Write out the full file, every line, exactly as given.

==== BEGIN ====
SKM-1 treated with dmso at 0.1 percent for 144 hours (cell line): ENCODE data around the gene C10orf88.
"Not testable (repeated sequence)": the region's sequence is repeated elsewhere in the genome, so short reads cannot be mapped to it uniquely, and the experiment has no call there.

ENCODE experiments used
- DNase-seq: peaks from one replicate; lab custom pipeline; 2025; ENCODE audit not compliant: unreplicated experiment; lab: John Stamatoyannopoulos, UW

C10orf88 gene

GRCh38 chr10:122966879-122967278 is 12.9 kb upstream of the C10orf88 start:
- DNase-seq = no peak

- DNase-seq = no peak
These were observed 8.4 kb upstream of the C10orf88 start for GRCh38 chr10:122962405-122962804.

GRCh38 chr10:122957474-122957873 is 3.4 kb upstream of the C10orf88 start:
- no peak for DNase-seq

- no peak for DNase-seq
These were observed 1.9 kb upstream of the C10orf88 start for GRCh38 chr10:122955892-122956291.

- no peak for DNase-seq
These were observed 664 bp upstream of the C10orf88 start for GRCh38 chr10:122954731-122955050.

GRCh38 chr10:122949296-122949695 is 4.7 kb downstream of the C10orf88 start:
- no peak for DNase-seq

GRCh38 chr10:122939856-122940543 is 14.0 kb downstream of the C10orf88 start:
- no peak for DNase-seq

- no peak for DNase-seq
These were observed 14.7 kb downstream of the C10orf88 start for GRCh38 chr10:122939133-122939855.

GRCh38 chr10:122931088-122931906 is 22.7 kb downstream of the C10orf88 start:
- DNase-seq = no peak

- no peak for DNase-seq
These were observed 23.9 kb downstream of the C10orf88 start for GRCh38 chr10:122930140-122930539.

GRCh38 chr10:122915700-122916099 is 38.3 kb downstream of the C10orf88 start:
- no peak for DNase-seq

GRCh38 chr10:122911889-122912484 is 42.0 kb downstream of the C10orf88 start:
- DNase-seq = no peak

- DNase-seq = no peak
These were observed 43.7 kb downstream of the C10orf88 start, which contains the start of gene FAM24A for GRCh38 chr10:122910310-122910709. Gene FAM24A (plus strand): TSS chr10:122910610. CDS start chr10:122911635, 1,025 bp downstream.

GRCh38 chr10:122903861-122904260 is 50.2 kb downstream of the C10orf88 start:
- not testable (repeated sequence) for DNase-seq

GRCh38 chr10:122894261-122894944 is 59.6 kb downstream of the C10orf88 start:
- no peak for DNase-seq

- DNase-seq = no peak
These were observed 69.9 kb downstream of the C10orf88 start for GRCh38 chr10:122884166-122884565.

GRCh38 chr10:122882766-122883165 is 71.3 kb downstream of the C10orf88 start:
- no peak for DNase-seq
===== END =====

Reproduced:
SKM-1 treated with dmso at 0.1 percent for 144 hours (cell line): ENCODE data around the gene C10orf88.
"Not testable (repeated sequence)": the region's sequence is repeated elsewhere in the genome, so short reads cannot be mapped to it uniquely, and the experiment has no call there.

ENCODE experiments used
- DNase-seq: peaks from one replicate; lab custom pipeline; 2025; ENCODE audit not compliant: unreplicated experiment; lab: John Stamatoyannopoulos, UW

C10orf88 gene

GRCh38 chr10:122966879-122967278 is 12.9 kb upstream of the C10orf88 start:
- DNase-seq = no peak

- DNase-seq = no peak
These were observed 8.4 kb upstream of the C10orf88 start for GRCh38 chr10:122962405-122962804.

GRCh38 chr10:122957474-122957873 is 3.4 kb upstream of the C10orf88 start:
- no peak for DNase-seq

- no peak for DNase-seq
These were observed 1.9 kb upstream of the C10orf88 start for GRCh38 chr10:122955892-122956291.

- no peak for DNase-seq
These were observed 664 bp upstream of the C10orf88 start for GRCh38 chr10:122954731-122955050.

GRCh38 chr10:122949296-122949695 is 4.7 kb downstream of the C10orf88 start:
- no peak for DNase-seq

GRCh38 chr10:122939856-122940543 is 14.0 kb downstream of the C10orf88 start:
- no peak for DNase-seq

- no peak for DNase-seq
These were observed 14.7 kb downstream of the C10orf88 start for GRCh38 chr10:122939133-122939855.

GRCh38 chr10:122931088-122931906 is 22.7 kb downstream of the C10orf88 start:
- DNase-seq = no peak

- no peak for DNase-seq
These were observed 23.9 kb downstream of the C10orf88 start for GRCh38 chr10:122930140-122930539.

GRCh38 chr10:122915700-122916099 is 38.3 kb downstream of the C10orf88 start:
- no peak for DNase-seq

GRCh38 chr10:122911889-122912484 is 42.0 kb downstream of the C10orf88 start:
- DNase-seq = no peak

- DNase-seq = no peak
These were observed 43.7 kb downstream of the C10orf88 start, which contains the start of gene FAM24A for GRCh38 chr10:122910310-122910709. Gene FAM24A (plus strand): TSS chr10:122910610. CDS start chr10:122911635, 1,025 bp downstream.

GRCh38 chr10:122903861-122904260 is 50.2 kb downstream of the C10orf88 start:
- not testable (repeated sequence) for DNase-seq

GRCh38 chr10:122894261-122894944 is 59.6 kb downstream of the C10orf88 start:
- no peak for DNase-seq

- DNase-seq = no peak
These were observed 69.9 kb downstream of the C10orf88 start for GRCh38 chr10:122884166-122884565.

GRCh38 chr10:122882766-122883165 is 71.3 kb downstream of the C10orf88 start:
- no peak for DNase-seq